Key Targets for Small-Biz Success

May 12, 2009

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There is no doubt the mettle of entrepreneurs has been tested lately. While many remain resilient, others could stabilize their business by considering these strategies.

The current economic downturn has made it difficult for businesses of all sizes.

The following strategies could help stabilize small businesses during tough times but, they may also help small-business owners improve their companies in any business climate.

Clarity and Focus Marketing coach Ken Partain writes on American Express OPEN's OPEN Forum that having clarity and focus are key to having a successful business during a boom or recession. Partain advises business owners to be clear about their ideal target market and how their products will benefit their clients. "When you are clear about what you do and who you serve, the prospects can easily determine if they are a match for you," he adds.

Along with clarity, small-biz owners must be focused on their strategy for matching their products to clients and keeping money flowing. This way, they are not expending energy in multiple directions and can achieve what they set out to do.

Have an Eye for Opportunity Be open to new markets. According to Visa Small Business' March Spend Insights newsletter, small businesses are responding to the downturn by reaching out to new markets and increasing cold calling efforts.

Susan Reid, a business coach and consultant, suggests on American Express OPEN's OPEN Forum entrepreneurs "cultivate an eye for opportunity." Some strategies for reaching new markets are co-marketing with complementary businesses, focusing on emerging markets or expanding services and product lines.

Bootstrapping One of the best ways to thrive during a recession is "to do exactly what you should do anyway: run it as cheaply as possible," says programmer and author Paul Graham on his Web site. "The cheaper your company is to operate, the harder it is to kill." One way to cut cost is by looking at bills and statements and asking if these expenses help to get or keep customers, Small Business Trends recommends. If they don't, it may be time to cut these expenses out.

Re-think Pricing While experts disagree on whether to cut prices during the downturn, what small-business owners ultimately decide will make a big impact on their business. Reid recommends avoiding price cuts if possible, as "it's more difficult to raise them later. ... Keep your rates constant." Instead, she suggests offering different payment options or repackaging products to be able to provide a lower price point.

However, if discounting is necessary, check out today's 5 Tips for Discounting Prices.

DIY Marketing To generate business, companies must get in front of potential clients. "Build your reputation," Reid recommends. "Experts get more attention ... [and] get the lion's share of the market. Being an expert means your cash flow will increase, you can command more for what you do, and more people will be willing to buy from you."

At the same time, small-biz owners can send marketing messages directly to customers or take advantage of the Internet to get the word out about their business, Small Business Trends advises. Companies can post videos on their Web sites to show off their products or services; plus, Google likes video content, which increases the likelihood of a company's Web site being found online. Adding a forum section on the company Web site not only lets current customers talk to each other and with the company, but can also foster word-of-mouth advertising.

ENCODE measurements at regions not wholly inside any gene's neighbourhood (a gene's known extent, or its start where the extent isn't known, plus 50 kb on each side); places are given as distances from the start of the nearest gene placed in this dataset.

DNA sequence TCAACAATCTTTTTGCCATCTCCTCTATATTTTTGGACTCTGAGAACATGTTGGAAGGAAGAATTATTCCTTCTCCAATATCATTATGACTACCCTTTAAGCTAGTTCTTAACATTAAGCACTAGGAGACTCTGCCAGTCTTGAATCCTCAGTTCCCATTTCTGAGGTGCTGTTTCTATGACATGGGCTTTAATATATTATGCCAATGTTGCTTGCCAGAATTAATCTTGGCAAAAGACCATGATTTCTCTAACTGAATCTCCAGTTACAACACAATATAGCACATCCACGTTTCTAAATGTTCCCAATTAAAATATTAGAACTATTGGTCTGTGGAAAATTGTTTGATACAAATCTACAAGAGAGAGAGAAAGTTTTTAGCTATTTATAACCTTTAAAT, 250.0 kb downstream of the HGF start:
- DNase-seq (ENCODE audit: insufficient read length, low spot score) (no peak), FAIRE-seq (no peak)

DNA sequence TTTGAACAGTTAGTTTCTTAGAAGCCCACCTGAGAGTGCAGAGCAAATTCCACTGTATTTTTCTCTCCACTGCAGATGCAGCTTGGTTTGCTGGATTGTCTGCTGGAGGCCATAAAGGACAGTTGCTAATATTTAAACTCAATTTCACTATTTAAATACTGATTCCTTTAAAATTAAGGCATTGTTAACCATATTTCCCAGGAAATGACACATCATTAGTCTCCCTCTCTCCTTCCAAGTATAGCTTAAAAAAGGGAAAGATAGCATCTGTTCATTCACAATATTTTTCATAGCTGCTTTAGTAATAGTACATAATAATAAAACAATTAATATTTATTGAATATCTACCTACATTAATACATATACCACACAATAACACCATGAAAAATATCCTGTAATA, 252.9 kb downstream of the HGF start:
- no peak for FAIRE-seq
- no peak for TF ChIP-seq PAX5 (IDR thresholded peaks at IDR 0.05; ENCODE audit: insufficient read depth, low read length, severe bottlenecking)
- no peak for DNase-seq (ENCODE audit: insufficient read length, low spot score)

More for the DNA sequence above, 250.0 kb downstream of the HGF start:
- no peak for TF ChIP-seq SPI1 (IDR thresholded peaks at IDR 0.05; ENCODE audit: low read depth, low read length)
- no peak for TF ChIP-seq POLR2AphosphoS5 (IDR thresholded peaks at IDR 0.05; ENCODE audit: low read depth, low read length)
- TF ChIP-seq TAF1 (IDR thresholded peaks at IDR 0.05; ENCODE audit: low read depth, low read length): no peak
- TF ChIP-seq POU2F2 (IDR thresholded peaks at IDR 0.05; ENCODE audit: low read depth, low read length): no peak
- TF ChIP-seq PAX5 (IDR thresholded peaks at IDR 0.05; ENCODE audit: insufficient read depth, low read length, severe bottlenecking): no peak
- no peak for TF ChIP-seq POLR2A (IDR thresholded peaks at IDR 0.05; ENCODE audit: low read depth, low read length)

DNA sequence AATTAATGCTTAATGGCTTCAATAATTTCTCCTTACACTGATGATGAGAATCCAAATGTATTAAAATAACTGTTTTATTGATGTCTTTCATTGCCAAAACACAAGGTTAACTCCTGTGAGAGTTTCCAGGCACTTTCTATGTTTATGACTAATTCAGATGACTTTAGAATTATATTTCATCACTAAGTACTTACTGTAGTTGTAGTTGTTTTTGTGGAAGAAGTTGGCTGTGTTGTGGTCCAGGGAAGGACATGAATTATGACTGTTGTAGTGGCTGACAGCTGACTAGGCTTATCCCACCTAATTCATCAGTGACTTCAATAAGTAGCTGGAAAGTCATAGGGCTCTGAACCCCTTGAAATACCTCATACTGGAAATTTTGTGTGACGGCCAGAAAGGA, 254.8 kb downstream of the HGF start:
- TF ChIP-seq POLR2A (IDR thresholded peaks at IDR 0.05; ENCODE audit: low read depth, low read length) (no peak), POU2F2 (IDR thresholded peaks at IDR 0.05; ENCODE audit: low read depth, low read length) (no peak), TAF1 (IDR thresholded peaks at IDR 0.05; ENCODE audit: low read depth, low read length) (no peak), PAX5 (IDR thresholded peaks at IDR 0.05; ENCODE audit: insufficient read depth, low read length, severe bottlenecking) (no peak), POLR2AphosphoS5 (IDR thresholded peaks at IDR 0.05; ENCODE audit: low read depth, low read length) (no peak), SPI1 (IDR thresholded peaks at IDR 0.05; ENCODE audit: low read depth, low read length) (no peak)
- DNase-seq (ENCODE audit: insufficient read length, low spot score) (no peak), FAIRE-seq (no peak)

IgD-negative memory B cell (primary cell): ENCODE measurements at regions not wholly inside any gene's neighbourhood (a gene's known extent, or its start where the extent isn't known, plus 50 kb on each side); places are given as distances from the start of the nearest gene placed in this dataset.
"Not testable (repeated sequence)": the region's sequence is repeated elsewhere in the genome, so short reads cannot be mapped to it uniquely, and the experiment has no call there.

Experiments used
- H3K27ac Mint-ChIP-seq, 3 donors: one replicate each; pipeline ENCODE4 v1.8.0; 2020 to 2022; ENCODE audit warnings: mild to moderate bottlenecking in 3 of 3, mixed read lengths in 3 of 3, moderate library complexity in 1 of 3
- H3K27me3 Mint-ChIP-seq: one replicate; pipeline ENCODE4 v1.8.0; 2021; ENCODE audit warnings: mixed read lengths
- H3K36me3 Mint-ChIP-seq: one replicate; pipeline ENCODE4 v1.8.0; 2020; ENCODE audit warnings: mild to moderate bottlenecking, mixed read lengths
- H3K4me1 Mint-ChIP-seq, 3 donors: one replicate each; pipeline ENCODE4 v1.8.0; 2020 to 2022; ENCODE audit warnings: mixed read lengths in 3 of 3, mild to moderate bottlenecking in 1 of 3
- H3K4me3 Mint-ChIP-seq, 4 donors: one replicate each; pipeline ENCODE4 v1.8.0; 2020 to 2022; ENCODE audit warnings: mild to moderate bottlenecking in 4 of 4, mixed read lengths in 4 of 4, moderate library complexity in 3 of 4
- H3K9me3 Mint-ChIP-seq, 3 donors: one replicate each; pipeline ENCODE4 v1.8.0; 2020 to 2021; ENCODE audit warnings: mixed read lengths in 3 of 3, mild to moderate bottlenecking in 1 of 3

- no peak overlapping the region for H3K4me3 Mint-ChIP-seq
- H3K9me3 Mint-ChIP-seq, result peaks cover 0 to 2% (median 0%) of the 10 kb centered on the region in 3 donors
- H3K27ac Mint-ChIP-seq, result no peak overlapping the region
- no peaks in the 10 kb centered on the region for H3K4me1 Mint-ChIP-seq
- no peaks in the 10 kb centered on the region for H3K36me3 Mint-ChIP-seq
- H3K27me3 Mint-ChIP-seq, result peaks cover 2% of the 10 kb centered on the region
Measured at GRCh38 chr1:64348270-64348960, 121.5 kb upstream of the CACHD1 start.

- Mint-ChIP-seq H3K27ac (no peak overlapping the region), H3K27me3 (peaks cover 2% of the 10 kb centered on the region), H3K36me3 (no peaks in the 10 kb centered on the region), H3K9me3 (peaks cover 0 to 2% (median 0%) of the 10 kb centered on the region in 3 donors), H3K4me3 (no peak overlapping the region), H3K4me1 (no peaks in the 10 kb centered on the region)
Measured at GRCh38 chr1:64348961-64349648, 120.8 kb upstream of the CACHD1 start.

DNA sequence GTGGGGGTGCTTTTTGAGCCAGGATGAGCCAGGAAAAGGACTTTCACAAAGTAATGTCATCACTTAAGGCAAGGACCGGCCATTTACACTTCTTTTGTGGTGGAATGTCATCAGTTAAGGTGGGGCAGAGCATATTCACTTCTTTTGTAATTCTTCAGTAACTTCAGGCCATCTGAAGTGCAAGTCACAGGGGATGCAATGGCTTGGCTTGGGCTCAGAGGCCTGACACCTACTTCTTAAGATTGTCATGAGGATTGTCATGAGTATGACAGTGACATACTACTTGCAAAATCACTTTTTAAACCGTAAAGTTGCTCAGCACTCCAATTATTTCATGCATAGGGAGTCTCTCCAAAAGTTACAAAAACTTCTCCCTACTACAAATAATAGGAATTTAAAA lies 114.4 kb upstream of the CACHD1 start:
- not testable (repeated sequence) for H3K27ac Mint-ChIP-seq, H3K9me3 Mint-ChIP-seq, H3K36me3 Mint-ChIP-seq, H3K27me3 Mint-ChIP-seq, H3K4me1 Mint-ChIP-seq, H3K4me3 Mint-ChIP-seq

Decrease Product/Service Offerings Depending on the company's strategy, decreasing the product or service offerings can be an effective way to generate revenue. By cutting products or services with little value, companies can focus on their core products, allowing them to differentiate themselves and maintain (or increase) price points for what they do best, Small Business Trends suggests.

Check on Customer Service Customer loss is the last thing businesses want to occur during a recession. One way to prevent clients from walking away is by having good customer service. On the American Express OPEN Forum, venture capitalist and start-up guru Guy Kawasaki suggests owners test their customer service process and the user-friendliness of their Web site and support systems.

Kawasaki lists 10 ways to do this HERE. Also, see How to Give (and Know You're Giving) Good Customer Service.

Once the recession is over, practicing sound business strategies should not be forgotten. Small-business owners must continue to stay on top of their costs, expand their market share and constantly work to maintain, if not grow, their businesses.

Resources

3 Things Every Small Business Owner Needs to Survive and Thrive by Ken Partain American Express OPEN Forum, Dec. 24, 2008

To Lay Off or Not Lay Off. That Isn't the Question by Susan Reid American Express OPEN Forum, March 9, 2009

Why to Start a Startup in a Bad Economy by Paul Graham PaulGraham.com, October 2008

Top Small Business Marketing Trends for 2009 by Ivana Taylor Small Business Trends, Jan. 16, 2009

Visa Small Business Spend Insights Newsletter Q4 2008 Report Visa Small Business, March 2009

10 Tiny Things Every Small Business Owner Should Do in 2009 by Guy Kawasaki American Express OPEN Forum, Dec. 31, 2008

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